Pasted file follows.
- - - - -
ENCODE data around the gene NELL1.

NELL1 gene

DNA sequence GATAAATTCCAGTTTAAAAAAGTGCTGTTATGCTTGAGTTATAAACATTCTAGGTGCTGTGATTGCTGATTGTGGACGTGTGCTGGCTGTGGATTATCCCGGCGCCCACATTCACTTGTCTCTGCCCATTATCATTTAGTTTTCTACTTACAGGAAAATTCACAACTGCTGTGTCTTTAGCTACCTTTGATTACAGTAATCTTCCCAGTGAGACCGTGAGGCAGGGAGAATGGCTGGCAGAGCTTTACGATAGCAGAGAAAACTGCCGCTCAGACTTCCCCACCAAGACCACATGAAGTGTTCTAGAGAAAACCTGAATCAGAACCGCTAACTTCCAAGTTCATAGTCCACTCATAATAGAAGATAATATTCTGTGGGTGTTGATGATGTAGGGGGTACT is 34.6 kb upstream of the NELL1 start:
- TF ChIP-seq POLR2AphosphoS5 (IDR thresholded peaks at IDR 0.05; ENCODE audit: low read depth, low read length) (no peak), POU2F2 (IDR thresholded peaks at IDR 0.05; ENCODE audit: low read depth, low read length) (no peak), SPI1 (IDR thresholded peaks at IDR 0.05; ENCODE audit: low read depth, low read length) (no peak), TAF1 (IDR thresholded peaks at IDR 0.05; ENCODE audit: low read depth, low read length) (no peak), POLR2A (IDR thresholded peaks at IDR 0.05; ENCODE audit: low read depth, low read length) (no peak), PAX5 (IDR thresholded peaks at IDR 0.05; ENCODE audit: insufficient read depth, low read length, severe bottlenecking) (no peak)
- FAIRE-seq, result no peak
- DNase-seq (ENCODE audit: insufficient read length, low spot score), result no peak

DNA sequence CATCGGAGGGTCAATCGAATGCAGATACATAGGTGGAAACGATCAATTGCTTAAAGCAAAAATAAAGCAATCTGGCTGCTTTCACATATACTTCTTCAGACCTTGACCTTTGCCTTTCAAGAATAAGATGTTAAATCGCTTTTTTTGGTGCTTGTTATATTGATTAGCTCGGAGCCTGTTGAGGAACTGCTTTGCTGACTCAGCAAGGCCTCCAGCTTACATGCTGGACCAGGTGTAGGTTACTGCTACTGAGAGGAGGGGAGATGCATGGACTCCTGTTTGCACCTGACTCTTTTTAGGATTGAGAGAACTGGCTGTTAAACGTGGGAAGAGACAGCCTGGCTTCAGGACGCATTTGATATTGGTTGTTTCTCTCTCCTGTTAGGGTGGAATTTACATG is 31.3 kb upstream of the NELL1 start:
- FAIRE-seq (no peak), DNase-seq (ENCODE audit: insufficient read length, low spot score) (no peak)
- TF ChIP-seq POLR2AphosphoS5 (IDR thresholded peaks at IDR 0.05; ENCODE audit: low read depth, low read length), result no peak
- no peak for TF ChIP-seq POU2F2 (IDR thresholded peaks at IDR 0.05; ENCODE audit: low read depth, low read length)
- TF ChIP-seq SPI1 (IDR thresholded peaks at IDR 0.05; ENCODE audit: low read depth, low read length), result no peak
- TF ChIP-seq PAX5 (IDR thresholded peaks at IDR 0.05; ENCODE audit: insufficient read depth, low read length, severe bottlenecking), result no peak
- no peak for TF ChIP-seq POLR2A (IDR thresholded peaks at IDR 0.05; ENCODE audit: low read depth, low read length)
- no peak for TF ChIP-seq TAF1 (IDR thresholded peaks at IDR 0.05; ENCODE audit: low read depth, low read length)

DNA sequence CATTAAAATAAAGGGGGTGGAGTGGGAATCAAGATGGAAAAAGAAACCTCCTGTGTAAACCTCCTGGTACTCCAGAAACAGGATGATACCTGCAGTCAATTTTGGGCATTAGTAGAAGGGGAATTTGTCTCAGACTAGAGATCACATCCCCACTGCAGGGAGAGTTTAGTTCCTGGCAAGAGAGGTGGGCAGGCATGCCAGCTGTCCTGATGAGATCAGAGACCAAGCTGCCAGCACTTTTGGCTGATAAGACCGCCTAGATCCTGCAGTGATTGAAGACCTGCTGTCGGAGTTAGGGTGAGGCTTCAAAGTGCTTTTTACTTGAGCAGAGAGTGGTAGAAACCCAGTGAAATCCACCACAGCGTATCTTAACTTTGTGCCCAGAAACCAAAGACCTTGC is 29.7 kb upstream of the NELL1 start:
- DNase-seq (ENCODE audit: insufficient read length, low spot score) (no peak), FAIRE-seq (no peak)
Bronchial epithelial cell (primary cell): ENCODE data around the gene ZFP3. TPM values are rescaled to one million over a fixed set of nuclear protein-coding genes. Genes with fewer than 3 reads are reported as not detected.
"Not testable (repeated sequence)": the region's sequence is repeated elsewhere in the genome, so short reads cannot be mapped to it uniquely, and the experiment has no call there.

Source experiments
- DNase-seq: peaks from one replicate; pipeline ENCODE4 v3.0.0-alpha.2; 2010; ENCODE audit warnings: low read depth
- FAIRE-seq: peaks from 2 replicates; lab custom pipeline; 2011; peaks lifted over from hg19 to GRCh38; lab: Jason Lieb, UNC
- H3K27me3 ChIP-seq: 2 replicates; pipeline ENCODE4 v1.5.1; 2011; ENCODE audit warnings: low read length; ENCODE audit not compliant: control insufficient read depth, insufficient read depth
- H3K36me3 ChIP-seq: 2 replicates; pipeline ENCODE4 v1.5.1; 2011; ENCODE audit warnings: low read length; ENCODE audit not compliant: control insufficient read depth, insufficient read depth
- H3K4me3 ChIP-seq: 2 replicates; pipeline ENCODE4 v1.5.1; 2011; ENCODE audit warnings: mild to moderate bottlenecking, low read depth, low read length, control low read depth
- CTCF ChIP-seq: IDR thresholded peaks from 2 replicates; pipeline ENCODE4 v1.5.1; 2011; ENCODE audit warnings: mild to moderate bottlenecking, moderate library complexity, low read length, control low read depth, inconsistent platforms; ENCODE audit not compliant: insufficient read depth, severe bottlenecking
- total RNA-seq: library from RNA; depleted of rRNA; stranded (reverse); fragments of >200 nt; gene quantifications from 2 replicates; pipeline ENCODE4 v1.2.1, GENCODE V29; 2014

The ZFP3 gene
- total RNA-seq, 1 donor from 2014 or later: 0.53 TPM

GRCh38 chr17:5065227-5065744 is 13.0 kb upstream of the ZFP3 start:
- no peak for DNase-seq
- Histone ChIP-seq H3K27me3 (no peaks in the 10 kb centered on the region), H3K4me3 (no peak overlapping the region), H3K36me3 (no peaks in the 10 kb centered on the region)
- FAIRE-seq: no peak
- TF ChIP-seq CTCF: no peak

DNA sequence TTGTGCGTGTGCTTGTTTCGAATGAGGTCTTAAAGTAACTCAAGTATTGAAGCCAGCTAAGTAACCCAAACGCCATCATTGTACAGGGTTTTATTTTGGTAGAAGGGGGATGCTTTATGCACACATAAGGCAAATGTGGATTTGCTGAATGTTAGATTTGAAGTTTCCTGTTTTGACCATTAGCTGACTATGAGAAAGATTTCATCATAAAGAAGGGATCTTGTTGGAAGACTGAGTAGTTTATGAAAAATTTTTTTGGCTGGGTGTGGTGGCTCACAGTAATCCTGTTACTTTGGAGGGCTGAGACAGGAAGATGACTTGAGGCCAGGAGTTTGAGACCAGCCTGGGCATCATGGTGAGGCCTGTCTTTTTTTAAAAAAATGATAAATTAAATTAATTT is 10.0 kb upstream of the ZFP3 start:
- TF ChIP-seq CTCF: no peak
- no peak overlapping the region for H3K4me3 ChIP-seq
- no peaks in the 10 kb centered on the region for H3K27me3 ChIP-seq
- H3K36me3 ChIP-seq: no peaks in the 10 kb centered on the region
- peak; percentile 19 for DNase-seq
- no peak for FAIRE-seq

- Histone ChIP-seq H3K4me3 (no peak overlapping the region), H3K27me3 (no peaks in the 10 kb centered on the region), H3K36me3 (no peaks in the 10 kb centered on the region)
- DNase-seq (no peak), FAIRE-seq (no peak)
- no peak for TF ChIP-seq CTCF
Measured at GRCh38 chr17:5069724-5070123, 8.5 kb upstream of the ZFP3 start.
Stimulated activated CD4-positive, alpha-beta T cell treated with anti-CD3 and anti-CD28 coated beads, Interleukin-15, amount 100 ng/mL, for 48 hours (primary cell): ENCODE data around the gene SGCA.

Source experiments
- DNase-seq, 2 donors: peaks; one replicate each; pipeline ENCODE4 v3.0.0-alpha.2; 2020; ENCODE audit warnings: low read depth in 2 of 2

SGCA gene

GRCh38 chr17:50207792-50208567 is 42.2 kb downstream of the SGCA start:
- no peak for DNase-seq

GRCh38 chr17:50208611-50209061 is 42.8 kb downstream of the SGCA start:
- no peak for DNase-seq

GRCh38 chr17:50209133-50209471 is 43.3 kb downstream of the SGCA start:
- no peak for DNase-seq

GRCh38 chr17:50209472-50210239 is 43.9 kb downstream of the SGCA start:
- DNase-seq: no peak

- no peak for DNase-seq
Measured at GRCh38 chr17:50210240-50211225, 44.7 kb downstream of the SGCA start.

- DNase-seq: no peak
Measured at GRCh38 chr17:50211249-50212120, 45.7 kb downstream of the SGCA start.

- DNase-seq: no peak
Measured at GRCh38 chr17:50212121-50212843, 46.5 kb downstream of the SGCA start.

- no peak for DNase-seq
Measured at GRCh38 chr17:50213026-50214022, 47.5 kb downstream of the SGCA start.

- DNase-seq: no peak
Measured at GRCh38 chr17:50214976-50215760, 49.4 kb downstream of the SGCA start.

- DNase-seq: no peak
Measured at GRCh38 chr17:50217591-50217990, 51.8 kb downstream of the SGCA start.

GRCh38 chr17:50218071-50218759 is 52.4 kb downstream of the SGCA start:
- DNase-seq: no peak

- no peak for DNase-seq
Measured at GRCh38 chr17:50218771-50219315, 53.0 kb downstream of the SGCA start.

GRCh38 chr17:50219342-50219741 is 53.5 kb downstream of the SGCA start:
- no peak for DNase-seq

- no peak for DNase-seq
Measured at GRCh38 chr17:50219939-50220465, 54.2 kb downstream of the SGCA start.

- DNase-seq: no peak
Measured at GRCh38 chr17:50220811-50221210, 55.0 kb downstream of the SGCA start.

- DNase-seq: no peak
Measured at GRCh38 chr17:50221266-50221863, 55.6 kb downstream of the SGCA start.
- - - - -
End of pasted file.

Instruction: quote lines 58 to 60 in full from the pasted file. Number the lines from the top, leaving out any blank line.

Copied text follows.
Measured at GRCh38 chr17:50210240-50211225, 44.7 kb downstream of the SGCA start.

- DNase-seq: no peak
Measured at GRCh38 chr17:50211249-50212120, 45.7 kb downstream of the SGCA start.